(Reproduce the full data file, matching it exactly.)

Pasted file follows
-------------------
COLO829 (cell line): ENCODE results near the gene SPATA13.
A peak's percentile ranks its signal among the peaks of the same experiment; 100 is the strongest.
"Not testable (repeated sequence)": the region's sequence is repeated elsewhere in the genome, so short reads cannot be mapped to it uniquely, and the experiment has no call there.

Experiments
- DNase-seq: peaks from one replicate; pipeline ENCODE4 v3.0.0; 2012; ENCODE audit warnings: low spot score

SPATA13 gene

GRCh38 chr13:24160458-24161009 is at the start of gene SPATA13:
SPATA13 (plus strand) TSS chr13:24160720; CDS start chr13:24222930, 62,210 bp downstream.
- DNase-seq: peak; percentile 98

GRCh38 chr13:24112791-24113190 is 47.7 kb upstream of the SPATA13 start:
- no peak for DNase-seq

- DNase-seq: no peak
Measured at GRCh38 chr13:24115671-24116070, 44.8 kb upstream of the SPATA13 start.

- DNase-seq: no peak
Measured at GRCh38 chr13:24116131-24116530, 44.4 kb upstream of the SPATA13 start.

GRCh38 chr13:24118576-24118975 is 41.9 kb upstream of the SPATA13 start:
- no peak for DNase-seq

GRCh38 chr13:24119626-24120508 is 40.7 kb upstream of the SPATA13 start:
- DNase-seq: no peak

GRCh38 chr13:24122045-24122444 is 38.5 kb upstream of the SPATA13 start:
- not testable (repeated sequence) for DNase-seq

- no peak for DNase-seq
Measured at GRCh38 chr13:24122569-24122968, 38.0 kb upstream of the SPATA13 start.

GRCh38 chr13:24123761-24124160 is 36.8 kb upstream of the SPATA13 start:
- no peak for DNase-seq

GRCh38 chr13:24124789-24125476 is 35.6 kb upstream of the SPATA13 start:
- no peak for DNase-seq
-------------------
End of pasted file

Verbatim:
COLO829 (cell line): ENCODE results near the gene SPATA13.
A peak's percentile ranks its signal among the peaks of the same experiment; 100 is the strongest.
"Not testable (repeated sequence)": the region's sequence is repeated elsewhere in the genome, so short reads cannot be mapped to it uniquely, and the experiment has no call there.

Experiments
- DNase-seq: peaks from one replicate; pipeline ENCODE4 v3.0.0; 2012; ENCODE audit warnings: low spot score

SPATA13 gene

GRCh38 chr13:24160458-24161009 is at the start of gene SPATA13:
SPATA13 (plus strand) TSS chr13:24160720; CDS start chr13:24222930, 62,210 bp downstream.
- DNase-seq: peak; percentile 98

GRCh38 chr13:24112791-24113190 is 47.7 kb upstream of the SPATA13 start:
- no peak for DNase-seq

- DNase-seq: no peak
Measured at GRCh38 chr13:24115671-24116070, 44.8 kb upstream of the SPATA13 start.

- DNase-seq: no peak
Measured at GRCh38 chr13:24116131-24116530, 44.4 kb upstream of the SPATA13 start.

GRCh38 chr13:24118576-24118975 is 41.9 kb upstream of the SPATA13 start:
- no peak for DNase-seq

GRCh38 chr13:24119626-24120508 is 40.7 kb upstream of the SPATA13 start:
- DNase-seq: no peak

GRCh38 chr13:24122045-24122444 is 38.5 kb upstream of the SPATA13 start:
- not testable (repeated sequence) for DNase-seq

- no peak for DNase-seq
Measured at GRCh38 chr13:24122569-24122968, 38.0 kb upstream of the SPATA13 start.

GRCh38 chr13:24123761-24124160 is 36.8 kb upstream of the SPATA13 start:
- no peak for DNase-seq

GRCh38 chr13:24124789-24125476 is 35.6 kb upstream of the SPATA13 start:
- no peak for DNase-seq